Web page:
I wish to acknowledge the critically important role being played by a number of Irish community organisations, including the Ancient Order of Hibernians, the Chicago Celts for Immigration Reform and the Irish Lobby for Immigration Reform.

Overseas Trade Promotion

Questions (74)

John Lyons

Question:

74. Deputy John Lyons asked the Tánaiste and Minister for Foreign Affairs and Trade the plans that exist for trade growth with China, including any initiatives to support Irish businesses considering expanding into the Chinese market; and if he will make a statement on the matter. [45172/13]

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Written answers (Question to Foreign)

Developing Ireland's trade and investment relationship with China is a key priority for the Government. This is reflected in the large number of high level visits that have taken place between Ireland and China in recent years, and the strong growth seen in many sectors. The implementation of Ireland's Trade, Tourism and Investment Strategy is overseen by the Export Trade Council, which I chair, and which includes relevant Ministers, heads of State Agencies involved in the promotion of Trade, Tourism and Investment and representatives of the private sector.

The Strategy includes numerical targets and associated action points for implementation and outlines 27 priority markets, of which China is one. Each market has a Local Market Team, which comprises the Embassy/Consulate and the relevant state agencies, under the direction of our Ambassador. China is a priority growth market for Irish companies. Export growth of 19% was recorded in 2012 to bring the total value of goods and services exported by Irish owned companies to China to €346m. Enterprise Ireland, in their recently revised strategy for China, have outlined a path to achieving total exports of €600m by 2016 – an ambitious 73% growth rate over the next 4 year period.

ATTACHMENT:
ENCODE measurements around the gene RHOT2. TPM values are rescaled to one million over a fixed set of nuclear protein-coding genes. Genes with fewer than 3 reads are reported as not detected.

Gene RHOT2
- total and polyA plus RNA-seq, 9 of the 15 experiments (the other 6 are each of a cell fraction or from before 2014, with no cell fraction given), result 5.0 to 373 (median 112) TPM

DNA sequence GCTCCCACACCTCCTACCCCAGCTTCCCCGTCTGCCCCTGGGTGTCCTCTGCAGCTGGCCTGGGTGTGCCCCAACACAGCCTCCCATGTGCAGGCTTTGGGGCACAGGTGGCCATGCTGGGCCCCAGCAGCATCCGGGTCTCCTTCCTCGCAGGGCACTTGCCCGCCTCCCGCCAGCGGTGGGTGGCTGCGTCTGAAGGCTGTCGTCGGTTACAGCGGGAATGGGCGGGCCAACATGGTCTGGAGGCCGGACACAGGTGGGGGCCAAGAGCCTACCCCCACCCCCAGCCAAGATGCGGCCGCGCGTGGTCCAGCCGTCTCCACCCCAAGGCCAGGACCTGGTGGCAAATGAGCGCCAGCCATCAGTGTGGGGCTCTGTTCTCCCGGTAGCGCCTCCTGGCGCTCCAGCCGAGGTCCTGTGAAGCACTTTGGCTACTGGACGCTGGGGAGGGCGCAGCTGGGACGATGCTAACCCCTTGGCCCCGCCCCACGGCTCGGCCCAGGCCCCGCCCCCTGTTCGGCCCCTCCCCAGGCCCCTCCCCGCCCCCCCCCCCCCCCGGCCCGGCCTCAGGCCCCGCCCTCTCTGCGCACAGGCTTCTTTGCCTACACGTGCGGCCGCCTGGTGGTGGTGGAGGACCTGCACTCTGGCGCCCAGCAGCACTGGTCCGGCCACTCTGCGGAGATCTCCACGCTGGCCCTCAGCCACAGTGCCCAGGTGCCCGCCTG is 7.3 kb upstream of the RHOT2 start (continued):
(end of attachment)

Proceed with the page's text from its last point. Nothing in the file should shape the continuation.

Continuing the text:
During my visit to China in July/August, I visited Beijing and Shanghai and met with many companies across practically all sectors of the economy – from tourism and food to education – and SMEs active in sectors as diverse as telecommunications and agricultural machinery. While the scale of opportunity in the Chinese market is enormous, it is nevertheless a market that takes somewhat longer to generate returns, compared to our more established export markets in Europe and the US. I am conscious of the need to provide the necessary support to Irish businesses seeking to exploit those opportunities.

The priority target sectors for export development over the next 3 year period are: Financial Services; Clean Technologies (including Energy Efficiency and Green Buildings); Pharmaceuticals; Information Technologies; Medical Devices; Education Services; Agri-Technologies; Equine Products and Services. In addition, and with the support of Bord Bia, Irish food & drink exports to China have more than doubled over the last three years, reaching €262m in 2012. The market is on track for a further increase in the region of 30% during 2013. The main focus of our food exports at present is on dairy, pork, and seafood. In line with the Government's plans for growth in the industry, China is expected to play an important role in the uptake of increased dairy production post CAP reform 2015. Securing access to mainland China for Irish beef will also play an important role in increasing our exports. Bord Bia has established a "Food Hub" in its office in Shanghai which provides a cost-effective way for Irish companies to achieve a presence within the market. At present nine companies are represented in the Bord Bia Food Hub.